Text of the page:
How to make stock for gravy

If you’re making a stock with the turkey bones, first pick all the meat off the bones and set them aside. You’ll now have cold turkey meat to use in other recipes. The meat can be frozen for up to one month.

Basic stock recipe

A stock can be as basic as turkey bones and water, but a few simple extras can help it along.

  1. Tip the turkey bones and neck (if you have it) into a large saucepan or stock pot.
  2. Add roughly chopped onions, carrots, celery (if you have any), a few whole peppercorns, a sprig of fresh thyme and a bay leaf.
  3. Pour over enough cold water to generously cover all the ingredients.
  4. Bring the stock to the boil, scooping off any froth that forms on the surface, then turn down the heat and simmer everything gently for 3 hrs.
  5. Turn off the heat, leave the stock to cool slightly, then carefully strain into a container. The stock is ready to use, chill or freeze.

How to flavour your stock

The above recipe gives you a good basic stock, but if you want to boost the flavour or give it a deeper colour there are a few things you can do:

  • To concentrate the flavour, the strained stock can be boiled until reduced by half.
  • For a deeper flavoured, darker stock, the bones and vegetables can be roasted until lightly charred before using.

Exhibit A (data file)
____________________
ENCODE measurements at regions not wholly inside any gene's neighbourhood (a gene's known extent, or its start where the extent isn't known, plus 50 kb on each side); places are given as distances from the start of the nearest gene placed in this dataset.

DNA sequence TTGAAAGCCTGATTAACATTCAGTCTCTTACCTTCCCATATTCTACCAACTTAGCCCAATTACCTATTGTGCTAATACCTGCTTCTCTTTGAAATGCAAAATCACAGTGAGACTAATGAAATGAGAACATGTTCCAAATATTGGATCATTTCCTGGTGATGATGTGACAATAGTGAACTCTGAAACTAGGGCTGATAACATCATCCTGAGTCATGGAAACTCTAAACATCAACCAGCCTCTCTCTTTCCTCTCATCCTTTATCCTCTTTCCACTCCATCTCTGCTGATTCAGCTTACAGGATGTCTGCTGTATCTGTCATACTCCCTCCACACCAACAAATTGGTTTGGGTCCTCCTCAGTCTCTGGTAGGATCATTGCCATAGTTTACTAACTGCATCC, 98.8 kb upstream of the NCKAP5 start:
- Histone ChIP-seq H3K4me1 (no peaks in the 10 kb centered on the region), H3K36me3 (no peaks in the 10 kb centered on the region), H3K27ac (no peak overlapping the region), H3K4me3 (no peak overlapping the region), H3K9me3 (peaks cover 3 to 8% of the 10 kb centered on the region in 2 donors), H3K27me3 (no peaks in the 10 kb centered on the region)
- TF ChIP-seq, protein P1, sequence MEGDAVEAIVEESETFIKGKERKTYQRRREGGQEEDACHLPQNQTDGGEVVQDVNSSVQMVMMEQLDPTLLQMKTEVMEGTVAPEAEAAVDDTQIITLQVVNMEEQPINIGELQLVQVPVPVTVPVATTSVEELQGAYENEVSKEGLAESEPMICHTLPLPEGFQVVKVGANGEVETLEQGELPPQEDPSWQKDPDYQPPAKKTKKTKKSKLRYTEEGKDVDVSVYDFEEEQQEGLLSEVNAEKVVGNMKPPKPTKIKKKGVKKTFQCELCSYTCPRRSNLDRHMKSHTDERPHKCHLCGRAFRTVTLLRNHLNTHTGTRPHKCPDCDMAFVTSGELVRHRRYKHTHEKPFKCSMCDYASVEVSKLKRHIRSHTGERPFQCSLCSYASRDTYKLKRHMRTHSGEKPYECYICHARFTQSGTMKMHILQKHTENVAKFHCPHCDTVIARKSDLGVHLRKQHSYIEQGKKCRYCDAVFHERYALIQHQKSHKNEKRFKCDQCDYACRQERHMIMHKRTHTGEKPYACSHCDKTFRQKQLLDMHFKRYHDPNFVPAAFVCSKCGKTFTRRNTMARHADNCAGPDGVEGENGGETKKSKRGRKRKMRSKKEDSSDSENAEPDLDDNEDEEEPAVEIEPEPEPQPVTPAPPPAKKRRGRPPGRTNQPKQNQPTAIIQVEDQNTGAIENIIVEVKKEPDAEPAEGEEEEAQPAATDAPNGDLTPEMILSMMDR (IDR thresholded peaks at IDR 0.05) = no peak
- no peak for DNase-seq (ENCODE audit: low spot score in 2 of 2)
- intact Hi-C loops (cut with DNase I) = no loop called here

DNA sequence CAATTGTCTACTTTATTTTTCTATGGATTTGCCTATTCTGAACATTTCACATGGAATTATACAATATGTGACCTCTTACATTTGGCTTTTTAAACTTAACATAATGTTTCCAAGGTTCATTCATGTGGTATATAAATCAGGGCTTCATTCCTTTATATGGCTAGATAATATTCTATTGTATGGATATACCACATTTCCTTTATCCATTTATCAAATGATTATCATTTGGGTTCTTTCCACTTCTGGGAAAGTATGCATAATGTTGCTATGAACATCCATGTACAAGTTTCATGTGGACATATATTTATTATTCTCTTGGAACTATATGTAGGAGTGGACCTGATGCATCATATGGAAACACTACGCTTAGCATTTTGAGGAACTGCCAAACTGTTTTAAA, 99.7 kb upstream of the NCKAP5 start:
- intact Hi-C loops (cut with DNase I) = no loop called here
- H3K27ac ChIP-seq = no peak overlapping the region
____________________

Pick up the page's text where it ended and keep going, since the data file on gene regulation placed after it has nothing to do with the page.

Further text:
Using up leftover veg

Making stock is a great way of collecting and using up the parts of vegetables you might otherwise throw away. Carrot and onion peelings, celery leaves and parsley stalks can all be added to the stock.

How to make stock in a pressure cooker

Pressure cookers are great at making stock and really extract all the flavour out of the ingredients. Simply follow the basic stock method but cook on medium pressure for 30 mins.

How to make stock in a slow cooker

The joy of using a slow cooker to make stock is that you can just walk away and leave the stock to bubble away gently. Follow the basic stock method and cook on low for 8-10 hrs.

Freezing turkey stock

If you’re not using your stock straightaway, leave it to cool, then it can be chilled for three days or frozen for up to one month. Freeze in usable portions and mark clearly what it is and when it was frozen. Skim off any fat on the top of the stock when cold, as this will help it last longer.

More essential turkey techinques